But, very once in awhile it is useful to remind ourselves that the media may report the clouds in every silver lining-it is more flashy journalism.

Similarly, it is refreshing to take a moment to focus on the things that are going right in the world. Upon examination, we find that the world as a whole is currently wealthier, healthier, and happier than it has ever been. For example, the market high today of 17,827.75

A Thanksgiving Day Tribute for 2015

The Rational Optimist

Matt Ridley, a journalist referring to himself as the rational optimist, recently focused on all the reasons we are luckier than those who lived before us.

Here are some of the highlights of his research (click here to see his article in its entirety):

  • The average person on the planet earns roughly three times as much as he or she did 50 years ago, adjusted for inflation. If anything, this understates the improvement in living standards because it fails to take into account many of the incredible improvements in the things you can buy with that money. However rich you were in 1964 you had no computer, no mobile phone, no budget airline, no Prozac, no search engine, no gluten-free food. The world economy is still growing every year at a furious lick — faster than Britain grew during the industrial revolution.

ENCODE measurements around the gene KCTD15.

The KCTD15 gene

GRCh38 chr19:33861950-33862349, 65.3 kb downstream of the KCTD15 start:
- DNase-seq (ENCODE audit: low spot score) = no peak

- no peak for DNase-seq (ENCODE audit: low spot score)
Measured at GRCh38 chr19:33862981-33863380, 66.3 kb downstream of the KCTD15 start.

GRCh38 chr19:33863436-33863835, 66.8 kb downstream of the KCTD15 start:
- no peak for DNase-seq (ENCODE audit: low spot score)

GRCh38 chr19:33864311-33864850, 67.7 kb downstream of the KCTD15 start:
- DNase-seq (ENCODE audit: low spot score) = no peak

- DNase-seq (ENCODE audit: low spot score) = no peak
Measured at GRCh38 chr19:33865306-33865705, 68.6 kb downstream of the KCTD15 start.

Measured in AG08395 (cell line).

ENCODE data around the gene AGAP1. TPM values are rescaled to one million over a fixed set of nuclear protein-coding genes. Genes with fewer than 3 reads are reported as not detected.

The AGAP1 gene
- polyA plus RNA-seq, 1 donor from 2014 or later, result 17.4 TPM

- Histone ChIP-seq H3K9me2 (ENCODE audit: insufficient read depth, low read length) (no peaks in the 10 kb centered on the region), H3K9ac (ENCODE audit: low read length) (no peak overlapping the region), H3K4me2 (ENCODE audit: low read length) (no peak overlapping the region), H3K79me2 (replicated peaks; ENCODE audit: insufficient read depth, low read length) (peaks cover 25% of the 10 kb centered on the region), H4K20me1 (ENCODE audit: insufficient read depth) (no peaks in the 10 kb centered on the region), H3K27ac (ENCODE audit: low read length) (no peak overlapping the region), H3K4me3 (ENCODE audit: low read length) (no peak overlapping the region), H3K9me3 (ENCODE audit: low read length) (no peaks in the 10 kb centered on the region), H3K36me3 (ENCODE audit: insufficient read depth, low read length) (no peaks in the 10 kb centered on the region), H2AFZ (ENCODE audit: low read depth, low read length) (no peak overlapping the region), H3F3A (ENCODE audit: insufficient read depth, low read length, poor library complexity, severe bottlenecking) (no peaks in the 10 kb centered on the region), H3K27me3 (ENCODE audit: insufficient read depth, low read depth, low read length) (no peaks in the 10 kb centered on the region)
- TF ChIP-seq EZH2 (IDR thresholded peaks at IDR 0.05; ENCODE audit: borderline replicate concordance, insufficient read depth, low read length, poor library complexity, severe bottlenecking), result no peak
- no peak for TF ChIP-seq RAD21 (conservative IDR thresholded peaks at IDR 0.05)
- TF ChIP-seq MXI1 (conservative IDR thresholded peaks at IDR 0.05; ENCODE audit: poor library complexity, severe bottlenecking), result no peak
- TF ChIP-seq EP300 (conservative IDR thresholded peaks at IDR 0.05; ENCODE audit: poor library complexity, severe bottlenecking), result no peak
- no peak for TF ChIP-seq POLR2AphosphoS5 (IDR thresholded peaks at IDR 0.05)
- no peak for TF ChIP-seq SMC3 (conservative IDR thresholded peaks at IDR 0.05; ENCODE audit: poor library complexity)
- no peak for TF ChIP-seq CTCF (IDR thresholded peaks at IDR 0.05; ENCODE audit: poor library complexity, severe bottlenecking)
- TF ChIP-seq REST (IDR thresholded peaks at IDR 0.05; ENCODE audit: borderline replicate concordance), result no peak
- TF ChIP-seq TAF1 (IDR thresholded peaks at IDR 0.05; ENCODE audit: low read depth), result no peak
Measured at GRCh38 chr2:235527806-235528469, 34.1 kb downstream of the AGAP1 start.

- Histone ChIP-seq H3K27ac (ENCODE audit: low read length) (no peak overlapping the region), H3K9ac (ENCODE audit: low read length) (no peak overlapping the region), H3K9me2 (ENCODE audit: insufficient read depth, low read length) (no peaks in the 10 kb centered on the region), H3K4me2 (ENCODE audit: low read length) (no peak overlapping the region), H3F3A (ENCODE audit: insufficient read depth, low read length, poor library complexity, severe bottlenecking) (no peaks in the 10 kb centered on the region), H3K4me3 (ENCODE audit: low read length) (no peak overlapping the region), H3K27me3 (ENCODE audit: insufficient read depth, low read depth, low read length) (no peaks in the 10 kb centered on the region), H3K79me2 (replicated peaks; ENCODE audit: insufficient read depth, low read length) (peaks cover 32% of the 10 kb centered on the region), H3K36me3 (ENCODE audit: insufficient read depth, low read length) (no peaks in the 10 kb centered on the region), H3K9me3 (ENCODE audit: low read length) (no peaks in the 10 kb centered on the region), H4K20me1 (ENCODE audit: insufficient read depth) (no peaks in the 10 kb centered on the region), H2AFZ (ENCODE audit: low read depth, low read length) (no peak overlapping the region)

• As for inequality, the world as a whole is getting rapidly more equal in income, because people in poor countries are getting richer at a more rapid pace than people in rich countries. That has now been true for two decades, but it has accelerated since the great recession. The GDP per capita of Mozambique is 60 percent higher than it was in 2008; that of Italy is 6 percent lower. A country like Mozambique has been out of the headlines recently and now you know why: things are mostly going right there. 
  • The amount of food available per head has gone up steadily on every continent, despite a doubling of the population. Famine is now very rare. 
  • The death rate from malaria is down by nearly 30 percent since the start of the century. HIV-related deaths are falling. Measles, yellow fever, diphtheria, cholera, typhoid, typhus — they killed our ancestors in droves, but they are now rare diseases. 
  • We think we are getting ever more selfish, but it is not true. We give more of our earnings to charity than our grandparents did.  
  • Violent crimes of almost all kinds are on the decline — murder, rape, theft, domestic violence. So are capital and corporal punishment and animal cruelty. We are less prejudiced about gender, homosexuality and race. Paedophilia is no more prevalent, just hushed up less.Morgan Housel, columnist at Motley Fool, also recently wrote a column titled “50 Reasons We’re Living Through the Greatest Period in World History.” Mr. Housel notes that we tend to ignore progress, which is the really important news because it happens slowly, but we obsess over trivial news because it happens all day long.

Here are some of my favorite thoughts from the article (click here to view the entire piece).